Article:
Previously undisclosed emails by a mortgage industry lobbyist doubling as a consultant for then Attorney General Andrew Cuomo show the lobbyist played a self-described “critical role” in one of Cuomo’s signature financial crisis investigations.
The emails from 2007 and 2008 detail how the lobbyist, longtime Cuomo confidant Howard Glaser, was involved in an investigation of mortgage industry players that included Glaser’s own clients.
In one email, Glaser touted his influence over a Cuomo deal that weakened rules to prevent misdeeds in the mortgage market. That deal, with mortgage giants Fannie Mae and Freddie Mac, reflected Glaser’s “significant, critical, and current input,” he wrote in an email, “a fact to which current [Fannie and Freddie] employees and the NYAG’s office are prepared to attest.” Fannie and Freddie were both Glaser’s clients.
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The emails contradict Glaser’s previous account of his involvement in Cuomo’s investigations.
ProPublica and the Albany Times Union reported last year that Glaser was working simultaneously as a consultant for the attorney general’s office and for a bevy of mortgage industry firms. Glaser said at the time that he only gave general advice to Cuomo’s office, that he did not represent clients with the attorney general, and that he was “not involved” in specific mortgage industry cases.
According to the emails, however, Glaser was involved in mortgage industry cases and traveled to Cuomo’s office repeatedly over the course of nearly two years while investigations related to Glaser’s clients unfolded.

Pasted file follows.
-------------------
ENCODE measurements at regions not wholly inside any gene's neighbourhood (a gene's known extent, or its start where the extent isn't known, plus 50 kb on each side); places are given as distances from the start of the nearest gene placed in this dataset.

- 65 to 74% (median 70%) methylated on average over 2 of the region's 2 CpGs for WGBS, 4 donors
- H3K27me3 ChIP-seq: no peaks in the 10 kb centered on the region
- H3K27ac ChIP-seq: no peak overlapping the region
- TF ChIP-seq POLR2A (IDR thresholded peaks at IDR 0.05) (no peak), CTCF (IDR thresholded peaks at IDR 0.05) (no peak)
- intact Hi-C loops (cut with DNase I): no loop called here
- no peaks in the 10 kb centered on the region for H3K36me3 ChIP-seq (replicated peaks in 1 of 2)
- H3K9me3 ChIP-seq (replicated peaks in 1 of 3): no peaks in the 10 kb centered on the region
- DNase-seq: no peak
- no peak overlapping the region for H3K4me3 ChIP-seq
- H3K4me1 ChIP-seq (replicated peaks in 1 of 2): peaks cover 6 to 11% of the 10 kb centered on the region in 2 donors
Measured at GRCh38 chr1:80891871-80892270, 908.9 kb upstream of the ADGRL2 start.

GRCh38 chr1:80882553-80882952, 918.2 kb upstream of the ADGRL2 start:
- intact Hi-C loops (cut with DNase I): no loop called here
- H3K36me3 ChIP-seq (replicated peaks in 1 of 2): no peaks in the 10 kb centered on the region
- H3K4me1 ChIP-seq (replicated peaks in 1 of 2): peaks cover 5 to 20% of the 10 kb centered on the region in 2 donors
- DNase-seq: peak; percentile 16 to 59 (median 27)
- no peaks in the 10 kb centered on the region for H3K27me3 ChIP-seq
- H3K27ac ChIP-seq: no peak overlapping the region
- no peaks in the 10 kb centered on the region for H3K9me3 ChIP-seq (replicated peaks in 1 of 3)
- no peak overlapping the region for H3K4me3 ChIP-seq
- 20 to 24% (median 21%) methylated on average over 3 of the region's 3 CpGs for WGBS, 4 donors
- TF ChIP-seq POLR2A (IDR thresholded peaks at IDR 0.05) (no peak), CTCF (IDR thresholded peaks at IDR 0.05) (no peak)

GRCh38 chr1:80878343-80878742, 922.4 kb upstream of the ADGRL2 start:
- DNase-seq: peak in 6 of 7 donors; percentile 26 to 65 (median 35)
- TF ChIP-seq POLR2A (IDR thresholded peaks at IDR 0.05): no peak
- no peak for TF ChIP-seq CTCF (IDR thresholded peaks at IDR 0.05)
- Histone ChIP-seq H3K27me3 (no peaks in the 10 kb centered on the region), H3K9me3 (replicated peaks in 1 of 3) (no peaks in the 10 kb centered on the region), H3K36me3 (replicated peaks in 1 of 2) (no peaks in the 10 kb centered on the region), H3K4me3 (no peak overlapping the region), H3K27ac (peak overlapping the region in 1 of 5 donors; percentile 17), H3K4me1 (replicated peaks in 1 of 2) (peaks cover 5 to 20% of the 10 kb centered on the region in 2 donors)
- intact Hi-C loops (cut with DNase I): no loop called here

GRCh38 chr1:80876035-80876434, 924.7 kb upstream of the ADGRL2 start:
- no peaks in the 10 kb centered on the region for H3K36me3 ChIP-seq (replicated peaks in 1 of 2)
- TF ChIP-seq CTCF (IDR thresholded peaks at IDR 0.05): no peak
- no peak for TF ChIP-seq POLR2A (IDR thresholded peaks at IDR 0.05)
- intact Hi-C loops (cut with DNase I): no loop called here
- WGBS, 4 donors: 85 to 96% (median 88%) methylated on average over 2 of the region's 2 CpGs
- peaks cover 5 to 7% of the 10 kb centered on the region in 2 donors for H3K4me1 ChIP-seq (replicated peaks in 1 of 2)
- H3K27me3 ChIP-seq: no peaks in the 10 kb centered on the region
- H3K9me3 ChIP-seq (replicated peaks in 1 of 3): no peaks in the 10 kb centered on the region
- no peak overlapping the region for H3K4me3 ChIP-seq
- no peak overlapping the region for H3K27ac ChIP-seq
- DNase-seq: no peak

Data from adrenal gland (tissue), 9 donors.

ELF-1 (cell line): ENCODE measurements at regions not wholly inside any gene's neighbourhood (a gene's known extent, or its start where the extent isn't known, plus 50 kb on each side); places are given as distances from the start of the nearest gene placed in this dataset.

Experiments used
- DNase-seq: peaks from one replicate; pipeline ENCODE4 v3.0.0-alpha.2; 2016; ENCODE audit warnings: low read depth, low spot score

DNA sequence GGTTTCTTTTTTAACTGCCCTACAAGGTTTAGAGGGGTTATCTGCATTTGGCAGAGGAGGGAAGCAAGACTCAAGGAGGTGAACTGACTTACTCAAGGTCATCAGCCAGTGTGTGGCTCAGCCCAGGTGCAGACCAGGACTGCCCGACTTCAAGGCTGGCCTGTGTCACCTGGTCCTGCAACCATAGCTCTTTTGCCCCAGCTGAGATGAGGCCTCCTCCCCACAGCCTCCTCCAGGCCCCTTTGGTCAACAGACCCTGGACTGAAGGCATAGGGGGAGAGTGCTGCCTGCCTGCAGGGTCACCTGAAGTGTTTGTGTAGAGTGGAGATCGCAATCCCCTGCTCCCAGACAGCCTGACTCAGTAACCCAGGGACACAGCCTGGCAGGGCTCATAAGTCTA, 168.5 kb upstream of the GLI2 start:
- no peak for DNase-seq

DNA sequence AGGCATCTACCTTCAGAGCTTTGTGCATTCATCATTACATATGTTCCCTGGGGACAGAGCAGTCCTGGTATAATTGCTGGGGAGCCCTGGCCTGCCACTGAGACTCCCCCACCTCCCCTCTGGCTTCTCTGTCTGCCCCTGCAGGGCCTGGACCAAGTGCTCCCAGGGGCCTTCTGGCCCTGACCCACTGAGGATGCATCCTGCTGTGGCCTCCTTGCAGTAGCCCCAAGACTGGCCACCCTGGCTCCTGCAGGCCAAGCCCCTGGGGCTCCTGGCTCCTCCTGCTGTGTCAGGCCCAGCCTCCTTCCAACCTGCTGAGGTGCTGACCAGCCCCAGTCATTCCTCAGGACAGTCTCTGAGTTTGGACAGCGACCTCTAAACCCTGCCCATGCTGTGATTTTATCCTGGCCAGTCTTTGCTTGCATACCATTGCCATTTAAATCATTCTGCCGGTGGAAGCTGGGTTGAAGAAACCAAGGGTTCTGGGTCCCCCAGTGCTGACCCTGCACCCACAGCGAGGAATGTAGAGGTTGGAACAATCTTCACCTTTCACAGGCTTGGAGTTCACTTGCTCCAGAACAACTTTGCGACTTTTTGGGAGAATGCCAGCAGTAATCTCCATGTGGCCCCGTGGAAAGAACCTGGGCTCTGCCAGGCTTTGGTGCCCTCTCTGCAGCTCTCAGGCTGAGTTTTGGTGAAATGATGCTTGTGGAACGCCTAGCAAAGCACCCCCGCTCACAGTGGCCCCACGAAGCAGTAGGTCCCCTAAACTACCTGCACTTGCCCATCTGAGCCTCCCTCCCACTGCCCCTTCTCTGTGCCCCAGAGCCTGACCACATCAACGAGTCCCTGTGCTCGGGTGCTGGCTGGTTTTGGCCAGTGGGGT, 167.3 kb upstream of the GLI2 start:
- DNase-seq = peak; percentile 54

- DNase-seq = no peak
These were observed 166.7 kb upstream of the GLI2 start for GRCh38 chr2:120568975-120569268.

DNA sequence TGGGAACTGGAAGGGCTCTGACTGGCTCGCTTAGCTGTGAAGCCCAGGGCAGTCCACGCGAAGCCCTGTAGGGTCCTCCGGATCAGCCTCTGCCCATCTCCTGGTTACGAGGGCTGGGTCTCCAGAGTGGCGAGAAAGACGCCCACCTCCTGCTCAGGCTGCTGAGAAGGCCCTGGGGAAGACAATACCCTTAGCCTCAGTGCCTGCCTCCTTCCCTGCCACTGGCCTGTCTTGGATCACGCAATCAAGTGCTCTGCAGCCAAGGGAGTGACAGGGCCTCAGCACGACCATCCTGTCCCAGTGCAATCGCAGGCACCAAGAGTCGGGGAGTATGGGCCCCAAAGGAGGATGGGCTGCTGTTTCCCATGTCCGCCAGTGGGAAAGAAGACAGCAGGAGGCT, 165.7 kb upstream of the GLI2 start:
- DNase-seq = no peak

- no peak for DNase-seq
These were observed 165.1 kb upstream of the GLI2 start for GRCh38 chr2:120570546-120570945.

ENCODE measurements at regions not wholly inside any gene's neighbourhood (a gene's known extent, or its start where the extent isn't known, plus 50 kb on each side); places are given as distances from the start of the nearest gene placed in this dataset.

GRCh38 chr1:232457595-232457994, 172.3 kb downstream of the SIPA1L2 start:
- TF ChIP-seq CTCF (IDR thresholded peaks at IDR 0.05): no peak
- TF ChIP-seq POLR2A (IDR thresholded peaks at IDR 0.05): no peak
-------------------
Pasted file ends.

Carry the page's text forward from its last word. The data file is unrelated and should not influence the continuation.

“Oy. I Spent the last 48 hrs at the NY AG’s office and am glad to give you an off the record briefing and my observations,” Glaser wrote in a Nov. 7, 2007, email to the federal regulator of Fannie and Freddie. That same day, Cuomo announced subpoenas of the two mortgage giants as part of an investigation into fraudulently inflated home appraisals.
“These emails on their face indicate a serious conflict of interest, a conflict that could very well have influenced enforcement actions by Cuomo, much to the benefit of Glaser’s clients,” said Craig Holman of the government watchdog group Public Citizen.
The new emails also show how Glaser briefed industry players about Cuomo’s investigation while Glaser was involved in it.
In early November 2007, Glaser gave details to analysts on a conference call hosted by the investment bank Keefe, Bruyette & Woods about Cuomo’s investigation of inflated appraisals. Glaser gave the investment bank briefing just a couple of days after he had “spent the last 48 hrs at the NY AG’s office.”
Asked last year about that call, Glaser said he had relied strictly on public information. “I understand you will want to imply I had some special information due to the history w cuomo but that is horseshit,” Glaser emailed ProPublica last year.
It had been a busy month for Glaser. He also provided an update on Cuomo’s appraisal investigations to the National Association of Realtors, which was later identified in press reports as a Glaser client.